Oh sing to the LORD a new song,
for he has done marvelous things!
His right hand and his holy arm
have worked salvation for him.
The LORD has made known his salvation;
he has revealed his righteousness in the sight of the nations. . . .

All the ends of the earth have seen
the salvation of our God.

–Psalm 98:1,3 (ESV)

Perhaps the psalmist penned these words with ardent longing for the day when God’s salvation would be revealed to the nations as never before, when his “steadfast love and faithfulness” to his people would be remembered and the earth’s ends would see his redeeming work. That would be good news indeed—but it would be long in coming.

The angels’ first words to the shepherds in Luke 2—“Fear not . . . I bring you good news of great joy that will be for all the people . . .”—marked the beginning of the best announcement this tired world could hope to see. Christ has come! He has come, as he promised through Isaiah,

to bring good news to the poor;
he has sent me to bind up the brokenhearted,
to proclaim liberty to the captives,
and the opening of the prison to those who are bound;
to proclaim the year of the Lord’s favor,
and the day of vengeance of our God;
to comfort all who mourn;
to grant to those who mourn in Zion—
to give them a beautiful headdress instead of ashes,
the oil of gladness instead of mourning,
the garment of praise instead of a faint spirit;
that they may be called oaks of righteousness,
the planting of the Lord, that he may be glorified.

–Isaiah 61:1-3

In the last few weeks of the fall semester I put together the following video (with footage from several of the sites we visited this year and audio from Geneva’s campus chimes and the First Presbyterian Church pipe organ) in an attempt to connect as many of these themes as possible—“The First Noel,” the good news of Christ’s coming, and the spread of the gospel to the ends of the earth.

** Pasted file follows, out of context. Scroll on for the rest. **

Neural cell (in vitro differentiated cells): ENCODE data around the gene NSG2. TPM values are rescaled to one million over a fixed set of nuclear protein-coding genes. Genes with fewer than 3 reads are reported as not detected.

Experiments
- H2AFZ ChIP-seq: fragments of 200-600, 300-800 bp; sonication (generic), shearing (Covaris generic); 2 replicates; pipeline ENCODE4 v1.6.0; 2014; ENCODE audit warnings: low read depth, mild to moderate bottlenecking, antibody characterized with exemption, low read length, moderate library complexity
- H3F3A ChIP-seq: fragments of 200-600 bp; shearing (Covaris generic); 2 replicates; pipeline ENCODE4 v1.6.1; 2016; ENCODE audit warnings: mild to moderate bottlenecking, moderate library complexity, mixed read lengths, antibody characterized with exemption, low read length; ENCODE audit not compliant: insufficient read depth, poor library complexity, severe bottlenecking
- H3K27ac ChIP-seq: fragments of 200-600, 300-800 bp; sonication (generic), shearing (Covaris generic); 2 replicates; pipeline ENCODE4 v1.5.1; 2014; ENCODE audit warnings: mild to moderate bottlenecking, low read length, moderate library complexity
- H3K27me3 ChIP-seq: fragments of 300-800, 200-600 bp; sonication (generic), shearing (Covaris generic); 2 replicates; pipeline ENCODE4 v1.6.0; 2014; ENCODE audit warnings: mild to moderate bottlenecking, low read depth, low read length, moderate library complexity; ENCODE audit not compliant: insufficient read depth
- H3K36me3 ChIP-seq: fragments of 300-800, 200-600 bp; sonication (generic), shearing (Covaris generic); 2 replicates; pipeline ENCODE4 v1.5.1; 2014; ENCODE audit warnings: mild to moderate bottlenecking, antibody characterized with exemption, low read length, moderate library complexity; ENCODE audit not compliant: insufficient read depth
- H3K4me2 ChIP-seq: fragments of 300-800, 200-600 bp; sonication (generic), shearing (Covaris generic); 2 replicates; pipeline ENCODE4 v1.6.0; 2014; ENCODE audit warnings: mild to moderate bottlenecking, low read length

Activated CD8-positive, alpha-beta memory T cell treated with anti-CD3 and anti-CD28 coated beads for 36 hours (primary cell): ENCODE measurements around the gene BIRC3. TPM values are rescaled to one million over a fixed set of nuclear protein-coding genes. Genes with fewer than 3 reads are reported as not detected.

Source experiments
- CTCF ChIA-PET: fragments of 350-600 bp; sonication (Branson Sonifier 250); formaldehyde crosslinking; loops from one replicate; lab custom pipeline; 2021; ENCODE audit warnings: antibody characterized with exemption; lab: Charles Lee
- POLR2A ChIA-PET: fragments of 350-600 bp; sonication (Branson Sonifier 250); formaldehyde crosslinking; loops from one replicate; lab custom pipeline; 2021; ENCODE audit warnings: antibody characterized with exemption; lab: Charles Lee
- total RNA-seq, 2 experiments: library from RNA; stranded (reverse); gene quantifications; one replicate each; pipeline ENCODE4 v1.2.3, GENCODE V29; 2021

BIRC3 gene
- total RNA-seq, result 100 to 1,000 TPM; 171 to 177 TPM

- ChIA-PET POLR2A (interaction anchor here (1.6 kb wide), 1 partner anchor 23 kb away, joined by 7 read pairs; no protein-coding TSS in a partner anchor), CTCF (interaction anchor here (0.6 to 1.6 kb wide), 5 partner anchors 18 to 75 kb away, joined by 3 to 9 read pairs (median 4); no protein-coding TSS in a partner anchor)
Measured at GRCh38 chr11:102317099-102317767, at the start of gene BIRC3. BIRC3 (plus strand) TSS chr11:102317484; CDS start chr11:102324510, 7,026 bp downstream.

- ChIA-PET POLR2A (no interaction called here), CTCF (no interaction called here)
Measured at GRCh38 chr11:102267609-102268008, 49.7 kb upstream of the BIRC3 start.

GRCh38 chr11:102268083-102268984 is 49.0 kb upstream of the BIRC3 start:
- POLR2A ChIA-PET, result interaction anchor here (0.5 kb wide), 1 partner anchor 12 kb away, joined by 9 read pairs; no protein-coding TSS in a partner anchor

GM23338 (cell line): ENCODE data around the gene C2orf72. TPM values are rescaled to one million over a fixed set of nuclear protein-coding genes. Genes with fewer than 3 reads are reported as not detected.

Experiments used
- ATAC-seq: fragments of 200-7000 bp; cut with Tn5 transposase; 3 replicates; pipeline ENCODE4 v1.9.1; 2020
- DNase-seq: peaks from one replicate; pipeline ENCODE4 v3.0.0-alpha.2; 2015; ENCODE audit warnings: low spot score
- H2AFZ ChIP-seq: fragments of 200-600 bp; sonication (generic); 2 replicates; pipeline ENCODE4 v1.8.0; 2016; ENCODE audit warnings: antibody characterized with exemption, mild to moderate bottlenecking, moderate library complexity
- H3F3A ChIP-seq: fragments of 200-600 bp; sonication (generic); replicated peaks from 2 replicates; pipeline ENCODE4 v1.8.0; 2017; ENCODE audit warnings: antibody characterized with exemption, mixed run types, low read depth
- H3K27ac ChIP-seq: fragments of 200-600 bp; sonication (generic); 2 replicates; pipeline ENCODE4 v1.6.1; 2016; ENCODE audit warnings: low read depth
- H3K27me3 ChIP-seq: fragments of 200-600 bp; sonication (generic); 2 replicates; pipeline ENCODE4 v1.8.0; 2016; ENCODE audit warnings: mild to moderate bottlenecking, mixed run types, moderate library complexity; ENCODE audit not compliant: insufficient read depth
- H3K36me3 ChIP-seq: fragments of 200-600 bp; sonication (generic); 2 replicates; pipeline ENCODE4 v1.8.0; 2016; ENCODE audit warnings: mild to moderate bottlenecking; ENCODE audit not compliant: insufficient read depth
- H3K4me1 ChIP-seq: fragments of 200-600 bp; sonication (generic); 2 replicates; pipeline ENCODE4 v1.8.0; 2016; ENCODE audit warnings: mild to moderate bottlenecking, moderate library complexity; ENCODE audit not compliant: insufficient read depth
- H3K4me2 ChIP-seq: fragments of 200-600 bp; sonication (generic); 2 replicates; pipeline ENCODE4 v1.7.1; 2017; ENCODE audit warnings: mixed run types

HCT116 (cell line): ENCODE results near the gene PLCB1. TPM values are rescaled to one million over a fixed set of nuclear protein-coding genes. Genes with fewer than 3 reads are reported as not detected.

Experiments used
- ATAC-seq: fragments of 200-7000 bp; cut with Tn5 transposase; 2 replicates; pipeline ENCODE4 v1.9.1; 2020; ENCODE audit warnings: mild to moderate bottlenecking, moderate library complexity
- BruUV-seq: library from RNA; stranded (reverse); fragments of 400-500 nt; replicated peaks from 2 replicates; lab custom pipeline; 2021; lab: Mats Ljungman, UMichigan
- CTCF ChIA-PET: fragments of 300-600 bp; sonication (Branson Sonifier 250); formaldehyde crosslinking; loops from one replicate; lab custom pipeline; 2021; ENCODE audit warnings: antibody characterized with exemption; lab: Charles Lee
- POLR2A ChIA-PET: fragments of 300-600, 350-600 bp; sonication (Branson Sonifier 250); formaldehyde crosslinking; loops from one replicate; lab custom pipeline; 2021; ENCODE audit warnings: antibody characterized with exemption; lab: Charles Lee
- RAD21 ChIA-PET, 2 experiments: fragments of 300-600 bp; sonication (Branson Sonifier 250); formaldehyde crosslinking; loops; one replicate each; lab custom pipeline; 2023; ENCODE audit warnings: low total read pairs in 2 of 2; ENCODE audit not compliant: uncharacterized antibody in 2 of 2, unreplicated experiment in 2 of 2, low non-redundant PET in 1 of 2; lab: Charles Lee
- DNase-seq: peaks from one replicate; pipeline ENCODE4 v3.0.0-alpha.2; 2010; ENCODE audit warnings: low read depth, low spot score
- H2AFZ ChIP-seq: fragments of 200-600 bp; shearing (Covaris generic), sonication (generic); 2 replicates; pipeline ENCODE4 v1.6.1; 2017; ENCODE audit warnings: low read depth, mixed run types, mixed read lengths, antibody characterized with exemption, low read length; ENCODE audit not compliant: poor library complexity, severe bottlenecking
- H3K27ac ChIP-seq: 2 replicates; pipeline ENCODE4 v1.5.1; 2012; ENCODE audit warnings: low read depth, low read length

[youtube http://youtu.be/5c2u1Q9d5rM]

May this season offer you the opportunity to see the Lord’s salvation, to rejoice in his righteousness, to know his steadfast love, and to “sing to the Lord a new song.” Truly he has done marvelous things.

–MRK

Lord’s Day 14: In All Things Like Us

Catechism and Psalter

Today we return to our series on the Heidelberg Catechism with Lord’s Day 14, which explains the benefits of Christ’s holy conception and birth.

35 Q.  What does it mean that he ‘was conceived by the Holy Spirit, born of the virgin Mary’?

A.  That the eternal Son of God,
who is and remains
true and eternal God,
took to himself,
through the working of the Holy Spirit,
from the flesh and blood of the virgin Mary,
a truly human nature
so that he might become David’s true descendant,
in all things like us his brothers
except for sin.

36 Q.  How does the holy conception and birth of Christ benefit you?

A.  He is our mediator,
and with his innocence and perfect holiness
he removes from God’s sight
my sin—mine since I was conceived.

Suggested Songs

172, “My Mouth Shall Sing for Aye” (Psalm 89)

“The eternal Son of God…took to himself…a truly human nature so that he might become David’s true descendant.”  The Catechism emphasizes that in order to fulfil the prophecies of the Old Testament, Christ had to be actually descended from King David.  The accounts of Matthew and Luke demonstrate that in God’s incomprehensible plan, David was Christ’s ancestor through the family lines of both Mary and Joseph.  This fulfilled the promises God made to David back in the time of his own kingship, some of which are recounted for us in Psalm 89.

‘With My own chosen one, e’en David,’ God affirmed,
‘I’ve made a covenant, with sacred oath confirmed;
I’ve sworn in truth to him, My servant: “I will surely
Build up thy lustrous throne through every age securely;
Forever will thy seed, in spite of degradation,
Endure upon thy throne through every generation.”’

331, “O Come, O Come, Emmanuel”

(Sung by Cornerstone URC in Hudsonville, MI)

“He is our mediator.”  This statement is central to the Catechism, as well as to this old Christmas carol.  Through a variety of images, “O Come, O Come, Emmanuel” points again and again to the work of Jesus Christ as our Mediator.

O come, Thou Branch of Jesse’s stem
Unto Thine own, and rescue them!
From depths of hell Thy people save,
And give them victory o’er the grave.

O come, Thou Lord of David’s key!
The gate of heaven unfolds to Thee;
Make safe for us the heavenward road,
And bar the way to death’s abode.

Rejoice!  Rejoice!  Emmanuel
Shall come to thee, O Israel.

333, “Blest Be the God of Israel” (The Song of Zacharias)